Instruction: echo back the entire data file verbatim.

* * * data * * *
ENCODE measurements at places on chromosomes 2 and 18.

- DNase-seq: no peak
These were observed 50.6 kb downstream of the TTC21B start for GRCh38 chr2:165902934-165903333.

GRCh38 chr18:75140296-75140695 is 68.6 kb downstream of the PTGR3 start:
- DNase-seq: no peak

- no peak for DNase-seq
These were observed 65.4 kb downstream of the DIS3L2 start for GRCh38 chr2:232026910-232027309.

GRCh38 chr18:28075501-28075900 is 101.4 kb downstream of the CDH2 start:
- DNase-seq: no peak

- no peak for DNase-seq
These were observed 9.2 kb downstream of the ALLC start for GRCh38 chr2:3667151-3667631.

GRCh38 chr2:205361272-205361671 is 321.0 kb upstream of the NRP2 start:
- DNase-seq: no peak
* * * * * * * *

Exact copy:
ENCODE measurements at places on chromosomes 2 and 18.

- DNase-seq: no peak
These were observed 50.6 kb downstream of the TTC21B start for GRCh38 chr2:165902934-165903333.

GRCh38 chr18:75140296-75140695 is 68.6 kb downstream of the PTGR3 start:
- DNase-seq: no peak

- no peak for DNase-seq
These were observed 65.4 kb downstream of the DIS3L2 start for GRCh38 chr2:232026910-232027309.

GRCh38 chr18:28075501-28075900 is 101.4 kb downstream of the CDH2 start:
- DNase-seq: no peak

- no peak for DNase-seq
These were observed 9.2 kb downstream of the ALLC start for GRCh38 chr2:3667151-3667631.

GRCh38 chr2:205361272-205361671 is 321.0 kb upstream of the NRP2 start:
- DNase-seq: no peak